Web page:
It is hard to believe two weeks already passed since the hurricane Maria. We are still spending lots of time sorting our things drenched in muddy water. It takes hours to pull them out, dry them in the sun, clothing spread on branches of our broken mango tree. In the roofless kitchen every cupboard, every mug and plate is covered with dirt and shredded leaves. I am surprised to find that our tightly closed spice jars are half-full of water pumped in under enormous pressure. Nothing stayed dry.
I am opening soaked boxes only recently packed to move to our new home – now totally destroyed by hurricane. In a dry weather we burn wet packaging, discoloured moldy clothes, destroyed furniture. Our neighbours, the Retreat House, kindly offered us a dry room to store the few things we managed to salvage. We are at the retreat house unloading boxes when we hear loud engines of approaching helicopter – a large Dutch military craft. Two uniformed figures descend on a steel line. They came from St Maarten hit by hurricane Irma and can compare. Dominica was hit much stronger, they say. They are looking for a Dutch couple living nearby to check if they are OK. They left only to come back soon with food for all of us – cans of beans, juice and rice. We laugh saying it will make the most expensive dinner in our lives.
We are tired of experiencing a waterfall in our living room with every rain, so we decide to call village rastas for help making a temporary roof cover. We hear there is one store in town selling metal galvanized sheets for roofing. We can’t possible go there – our road is still blocked. We decide to find all our old pieces of galvanage and patch them together.
Finding them is not easy – some are blown away as far as the bottom of the ravine. Dragging them through bushes is a daunting task. We gather wooden rafters and metal sheets scattered around the house and go searching. I found a good sheet of galvanage, but it is stuck on a tree. We are out of luck for this one. After two days of hard work the job is done. To celebrate it, we spend the first night since the hurricane in our own bed. What a luxury, comparing to three weeks spent in our car!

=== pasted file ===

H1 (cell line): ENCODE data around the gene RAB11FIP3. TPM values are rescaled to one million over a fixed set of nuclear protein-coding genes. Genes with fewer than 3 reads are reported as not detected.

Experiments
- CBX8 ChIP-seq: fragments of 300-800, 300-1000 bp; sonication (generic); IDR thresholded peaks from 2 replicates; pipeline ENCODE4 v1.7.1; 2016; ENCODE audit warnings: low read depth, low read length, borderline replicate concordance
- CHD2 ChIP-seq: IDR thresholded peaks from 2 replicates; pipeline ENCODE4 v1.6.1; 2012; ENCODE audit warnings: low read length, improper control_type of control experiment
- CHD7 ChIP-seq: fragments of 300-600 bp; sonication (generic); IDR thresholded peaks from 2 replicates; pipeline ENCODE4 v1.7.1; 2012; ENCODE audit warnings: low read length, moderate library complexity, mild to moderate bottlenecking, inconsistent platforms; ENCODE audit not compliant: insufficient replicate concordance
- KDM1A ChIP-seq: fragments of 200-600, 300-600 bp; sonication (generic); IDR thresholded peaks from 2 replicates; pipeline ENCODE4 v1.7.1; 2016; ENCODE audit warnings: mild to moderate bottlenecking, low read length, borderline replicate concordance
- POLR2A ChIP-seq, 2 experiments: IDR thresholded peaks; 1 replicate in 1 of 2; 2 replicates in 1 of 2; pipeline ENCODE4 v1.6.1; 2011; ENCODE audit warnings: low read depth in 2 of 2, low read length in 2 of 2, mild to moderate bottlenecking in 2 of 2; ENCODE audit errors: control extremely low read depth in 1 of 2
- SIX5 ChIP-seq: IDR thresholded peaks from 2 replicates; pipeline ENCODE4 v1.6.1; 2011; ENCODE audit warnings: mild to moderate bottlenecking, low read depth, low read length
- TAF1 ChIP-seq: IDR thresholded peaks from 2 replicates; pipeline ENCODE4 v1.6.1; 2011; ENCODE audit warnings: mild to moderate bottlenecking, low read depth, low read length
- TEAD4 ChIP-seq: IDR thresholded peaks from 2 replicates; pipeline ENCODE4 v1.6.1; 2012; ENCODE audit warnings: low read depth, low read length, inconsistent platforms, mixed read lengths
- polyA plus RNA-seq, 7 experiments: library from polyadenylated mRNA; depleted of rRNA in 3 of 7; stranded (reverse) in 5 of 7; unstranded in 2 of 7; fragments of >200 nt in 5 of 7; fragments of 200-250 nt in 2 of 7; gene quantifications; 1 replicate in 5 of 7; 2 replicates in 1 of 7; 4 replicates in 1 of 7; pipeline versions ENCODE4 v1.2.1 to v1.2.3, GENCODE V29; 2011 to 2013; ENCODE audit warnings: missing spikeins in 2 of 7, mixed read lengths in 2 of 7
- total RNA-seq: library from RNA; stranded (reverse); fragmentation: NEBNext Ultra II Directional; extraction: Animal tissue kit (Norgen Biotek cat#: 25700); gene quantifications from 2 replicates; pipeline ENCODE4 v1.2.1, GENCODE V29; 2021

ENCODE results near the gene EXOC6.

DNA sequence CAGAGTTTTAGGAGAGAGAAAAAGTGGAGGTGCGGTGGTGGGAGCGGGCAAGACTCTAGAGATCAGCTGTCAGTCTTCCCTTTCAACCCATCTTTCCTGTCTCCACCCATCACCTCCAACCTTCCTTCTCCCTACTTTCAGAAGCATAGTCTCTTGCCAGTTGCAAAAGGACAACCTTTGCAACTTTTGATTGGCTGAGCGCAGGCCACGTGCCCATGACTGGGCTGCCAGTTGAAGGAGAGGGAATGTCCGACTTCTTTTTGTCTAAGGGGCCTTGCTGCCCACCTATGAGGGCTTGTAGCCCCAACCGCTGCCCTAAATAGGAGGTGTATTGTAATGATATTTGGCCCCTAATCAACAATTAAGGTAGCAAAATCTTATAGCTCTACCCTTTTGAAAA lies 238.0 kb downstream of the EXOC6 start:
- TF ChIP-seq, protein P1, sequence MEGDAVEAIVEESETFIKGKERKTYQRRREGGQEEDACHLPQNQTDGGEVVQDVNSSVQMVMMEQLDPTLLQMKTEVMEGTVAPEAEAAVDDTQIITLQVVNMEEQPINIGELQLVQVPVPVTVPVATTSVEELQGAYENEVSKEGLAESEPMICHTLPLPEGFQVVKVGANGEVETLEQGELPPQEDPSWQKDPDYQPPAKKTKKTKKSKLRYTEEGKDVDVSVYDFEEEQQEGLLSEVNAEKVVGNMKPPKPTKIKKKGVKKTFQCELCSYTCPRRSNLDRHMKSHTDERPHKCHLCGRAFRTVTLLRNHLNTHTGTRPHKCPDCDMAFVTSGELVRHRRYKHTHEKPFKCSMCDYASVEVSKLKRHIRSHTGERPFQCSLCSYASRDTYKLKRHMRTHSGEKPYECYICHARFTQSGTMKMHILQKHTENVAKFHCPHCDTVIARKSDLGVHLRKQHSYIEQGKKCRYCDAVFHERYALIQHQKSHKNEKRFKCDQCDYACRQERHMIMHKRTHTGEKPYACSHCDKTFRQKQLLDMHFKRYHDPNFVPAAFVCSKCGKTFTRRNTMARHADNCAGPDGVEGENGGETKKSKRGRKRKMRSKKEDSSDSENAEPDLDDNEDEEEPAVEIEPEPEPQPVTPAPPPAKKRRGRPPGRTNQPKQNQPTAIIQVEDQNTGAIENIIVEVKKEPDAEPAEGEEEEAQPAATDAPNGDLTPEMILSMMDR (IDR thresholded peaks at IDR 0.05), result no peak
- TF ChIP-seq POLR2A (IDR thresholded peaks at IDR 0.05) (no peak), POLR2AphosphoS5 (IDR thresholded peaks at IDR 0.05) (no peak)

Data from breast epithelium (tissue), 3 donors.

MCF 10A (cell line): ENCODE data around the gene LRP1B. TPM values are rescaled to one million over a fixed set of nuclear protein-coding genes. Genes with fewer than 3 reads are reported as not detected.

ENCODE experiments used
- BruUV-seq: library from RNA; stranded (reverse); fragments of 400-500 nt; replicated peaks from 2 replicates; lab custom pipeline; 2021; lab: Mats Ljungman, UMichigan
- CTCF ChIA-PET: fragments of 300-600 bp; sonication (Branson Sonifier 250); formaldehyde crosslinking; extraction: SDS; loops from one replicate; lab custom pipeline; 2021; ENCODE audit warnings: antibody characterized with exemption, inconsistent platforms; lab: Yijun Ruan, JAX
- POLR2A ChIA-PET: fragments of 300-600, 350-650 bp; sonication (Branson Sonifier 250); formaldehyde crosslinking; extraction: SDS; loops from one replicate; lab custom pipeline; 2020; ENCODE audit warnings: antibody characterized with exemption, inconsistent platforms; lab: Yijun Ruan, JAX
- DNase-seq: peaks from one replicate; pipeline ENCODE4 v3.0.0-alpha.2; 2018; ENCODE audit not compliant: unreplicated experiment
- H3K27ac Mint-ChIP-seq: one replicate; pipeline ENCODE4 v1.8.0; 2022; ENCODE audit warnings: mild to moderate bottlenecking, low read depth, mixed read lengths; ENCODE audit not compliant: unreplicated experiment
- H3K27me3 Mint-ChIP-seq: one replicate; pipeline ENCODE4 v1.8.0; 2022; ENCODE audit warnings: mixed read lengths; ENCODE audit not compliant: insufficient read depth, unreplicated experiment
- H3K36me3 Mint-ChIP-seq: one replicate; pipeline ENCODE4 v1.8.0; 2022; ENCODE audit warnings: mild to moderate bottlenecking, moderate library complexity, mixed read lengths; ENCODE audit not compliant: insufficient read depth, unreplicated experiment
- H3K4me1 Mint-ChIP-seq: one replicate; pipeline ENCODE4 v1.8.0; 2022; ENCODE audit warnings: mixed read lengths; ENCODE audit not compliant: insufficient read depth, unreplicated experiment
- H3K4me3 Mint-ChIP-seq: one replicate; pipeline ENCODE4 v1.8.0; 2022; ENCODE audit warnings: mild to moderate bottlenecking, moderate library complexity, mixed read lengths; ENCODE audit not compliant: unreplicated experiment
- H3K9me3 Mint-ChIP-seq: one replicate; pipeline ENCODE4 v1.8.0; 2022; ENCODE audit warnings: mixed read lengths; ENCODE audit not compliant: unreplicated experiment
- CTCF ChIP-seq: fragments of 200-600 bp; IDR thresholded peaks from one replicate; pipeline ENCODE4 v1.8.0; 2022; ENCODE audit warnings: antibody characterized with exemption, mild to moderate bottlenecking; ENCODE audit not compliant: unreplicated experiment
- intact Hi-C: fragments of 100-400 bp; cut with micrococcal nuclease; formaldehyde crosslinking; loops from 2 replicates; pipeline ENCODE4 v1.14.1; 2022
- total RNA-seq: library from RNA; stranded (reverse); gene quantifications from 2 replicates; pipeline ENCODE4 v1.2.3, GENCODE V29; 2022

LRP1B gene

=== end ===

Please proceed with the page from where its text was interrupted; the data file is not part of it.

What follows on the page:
Step by step with much effort, our lives slowly improve. We made our pizza oven work again and bake our European bread. We can’t deliver it yet to shops, but we simply share it with neighbours and people in our village. An old friend of ours shipped a new generator as a gift – this will surely make big difference. Another friend invited us to see page www.gofundme.com and do search for Derek Galon. She organized a donation fund to help us, with friends and total strangers chipping in! Some other friends sent us their individual donations. Each such thing feels like a miracle. Gestures like that not only help rebuild our lives, but also show us much needed support. We are full of gratitude and appreciation. And we feel even more motivated not to fail.
Soon we will be able to drive again – a hired excavator is clearing the road. We are invited to a bbq chicken party at village’s roofless bar. Everybody share their hurricane stories. There is a strong sense of togetherness which makes it easier to face days ahead.
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Tags: #hurricanemaria #hurricane #maria #tropicalstorms #dominicastrong #dominica